Sunday, January 25, 2009


This is an interesting tree in Liss, England. It is hollow in the middle. Like the one the Keebler Elves live in! You can actually go inside it, look up and see the sky. It is empty, but life thrives.

I think of that tree when I feel I've failed. That same kind of emptiness possesses my soul.

Josh Foliart pointed out that when Jesus changed Simon's name to Peter, meaning rock, he was actually prophesying Peter's destiny.

Think about that. Jesus knew Peter would fail him. Deny him. And yet, that would not change Peter's destiny.

When we fail, we feel hollow, but feeling has nothing to do with destiny. Nothing changes. The only thing that makes failure good is how we use it.

Instead of turning inward pitying and loathing ourselves, we must pick ourselves up and learn from it. Then use that experience to connect and help others.

Just like this tree, we have should have nothing to hide. We should welcome others to walk inside us and see that it is possible to thrive no matter what happens because our life source is Jesus.

We may fail, but love never fails. Our destiny, our purpose, remains intact and strong.

Thursday, January 01, 2009


Oprah Winfrey said a new year is another chance to get it right.

I prefer to think that each new day is another chance to get it right. Whatever "it" is for you, there is new hope for each new day.

On my writing blog, Daydreaming On Paper, I encourage my readers to make goals instead of resolutions, because if we fail in keeping a resolution there is an element of defeat and/or shame. To fall short of a goal just means we have to keep trying. Hope is still within reach.

Think about 2009:

1. What do you want it to look like as far as you are concerned?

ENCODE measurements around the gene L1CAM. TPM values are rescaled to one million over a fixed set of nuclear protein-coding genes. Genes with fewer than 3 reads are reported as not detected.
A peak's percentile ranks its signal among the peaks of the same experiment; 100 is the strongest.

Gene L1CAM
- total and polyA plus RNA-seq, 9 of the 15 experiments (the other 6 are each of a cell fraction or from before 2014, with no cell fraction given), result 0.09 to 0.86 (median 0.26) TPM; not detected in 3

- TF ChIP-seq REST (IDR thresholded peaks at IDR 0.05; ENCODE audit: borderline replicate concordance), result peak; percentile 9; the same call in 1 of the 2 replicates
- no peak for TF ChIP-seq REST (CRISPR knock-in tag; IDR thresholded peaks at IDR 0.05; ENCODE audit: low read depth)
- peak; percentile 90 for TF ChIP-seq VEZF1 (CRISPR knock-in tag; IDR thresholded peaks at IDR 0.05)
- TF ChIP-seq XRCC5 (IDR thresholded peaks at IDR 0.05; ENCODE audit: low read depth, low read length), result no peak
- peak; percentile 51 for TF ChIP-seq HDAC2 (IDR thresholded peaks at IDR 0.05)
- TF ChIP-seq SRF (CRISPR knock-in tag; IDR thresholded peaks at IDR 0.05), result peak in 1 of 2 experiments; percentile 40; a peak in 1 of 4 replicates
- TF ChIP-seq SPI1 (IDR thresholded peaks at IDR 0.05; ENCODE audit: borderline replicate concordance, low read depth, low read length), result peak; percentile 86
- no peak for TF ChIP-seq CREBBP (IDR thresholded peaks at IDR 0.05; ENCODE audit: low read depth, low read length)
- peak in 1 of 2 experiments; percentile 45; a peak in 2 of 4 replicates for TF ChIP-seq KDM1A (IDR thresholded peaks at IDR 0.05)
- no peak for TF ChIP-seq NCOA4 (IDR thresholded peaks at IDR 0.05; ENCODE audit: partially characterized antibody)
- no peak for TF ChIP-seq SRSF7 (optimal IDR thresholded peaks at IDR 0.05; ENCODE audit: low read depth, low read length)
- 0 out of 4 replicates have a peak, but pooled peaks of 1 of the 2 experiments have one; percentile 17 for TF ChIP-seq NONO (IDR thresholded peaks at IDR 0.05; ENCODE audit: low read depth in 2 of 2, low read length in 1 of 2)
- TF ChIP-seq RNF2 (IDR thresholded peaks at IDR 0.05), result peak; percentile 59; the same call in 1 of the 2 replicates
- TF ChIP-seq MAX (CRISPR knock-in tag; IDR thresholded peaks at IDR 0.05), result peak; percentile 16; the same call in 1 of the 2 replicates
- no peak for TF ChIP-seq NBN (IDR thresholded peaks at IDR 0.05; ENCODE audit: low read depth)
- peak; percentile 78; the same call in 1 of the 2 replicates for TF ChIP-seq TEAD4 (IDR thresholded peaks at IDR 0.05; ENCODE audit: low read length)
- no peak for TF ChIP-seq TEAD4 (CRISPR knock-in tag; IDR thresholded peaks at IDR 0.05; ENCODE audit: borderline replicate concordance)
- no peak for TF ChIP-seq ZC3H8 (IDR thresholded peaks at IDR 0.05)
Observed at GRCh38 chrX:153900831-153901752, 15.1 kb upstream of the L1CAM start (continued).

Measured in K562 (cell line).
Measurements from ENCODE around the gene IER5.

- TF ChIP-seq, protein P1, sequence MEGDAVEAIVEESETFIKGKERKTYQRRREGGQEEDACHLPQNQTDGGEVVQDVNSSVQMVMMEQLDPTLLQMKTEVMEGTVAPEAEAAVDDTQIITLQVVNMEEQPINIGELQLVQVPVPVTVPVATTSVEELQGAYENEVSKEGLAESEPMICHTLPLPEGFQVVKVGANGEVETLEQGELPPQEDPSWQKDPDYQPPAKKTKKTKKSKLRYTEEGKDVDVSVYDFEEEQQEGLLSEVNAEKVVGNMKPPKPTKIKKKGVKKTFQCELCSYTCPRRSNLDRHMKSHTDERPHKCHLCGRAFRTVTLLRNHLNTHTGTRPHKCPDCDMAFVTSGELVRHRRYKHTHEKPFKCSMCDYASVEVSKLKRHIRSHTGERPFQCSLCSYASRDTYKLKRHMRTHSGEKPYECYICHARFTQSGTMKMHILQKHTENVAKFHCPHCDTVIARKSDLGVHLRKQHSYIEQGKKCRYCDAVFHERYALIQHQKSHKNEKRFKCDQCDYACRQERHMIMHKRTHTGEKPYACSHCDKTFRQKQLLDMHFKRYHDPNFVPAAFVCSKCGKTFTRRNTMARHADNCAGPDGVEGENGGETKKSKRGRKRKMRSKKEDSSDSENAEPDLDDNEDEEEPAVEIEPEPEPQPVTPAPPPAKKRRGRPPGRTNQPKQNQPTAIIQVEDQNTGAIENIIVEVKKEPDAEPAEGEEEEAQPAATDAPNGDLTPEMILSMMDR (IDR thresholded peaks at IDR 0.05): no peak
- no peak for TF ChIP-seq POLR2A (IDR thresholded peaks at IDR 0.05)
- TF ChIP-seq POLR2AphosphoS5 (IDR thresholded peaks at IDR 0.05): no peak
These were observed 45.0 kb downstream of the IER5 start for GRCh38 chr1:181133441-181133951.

2. What would you like to accomplish?

3. What needs to happen in order to accomplish this?

If you want to enhance your life, help others. This is a worthy goal to focus on. Ask yourself:

1. What do I care about--really care about--what makes me "pound the table?"

2. Is there a person or cause that I could help?

3. What can I do to make a positive impact?

I believe if we concentrate on the last three questions our personal quality of life will be beyond good. When I speak at retreats I have an exercise that illustrates this point:

I ask for three volunteers. Two stay up front with me and one goes to the back. I have one woman look at her belly button, the other looks straight ahead, and the lady in back moves somewhere in the audience and stays there.

Then I instruct the woman looking at her belly button to go and find the lady in the audience, but she cannot take her eyes off her belly button.

She tries but only succeeds to run into a lot of tables.

Then I ask the lady looking straight ahead to find her. Of course she walks right to her.

My point is that as long as we keep looking up and helping others we will find our way easier than if our focus is primarily on ourselves.

If our goals include helping others, we will reach them, and much more.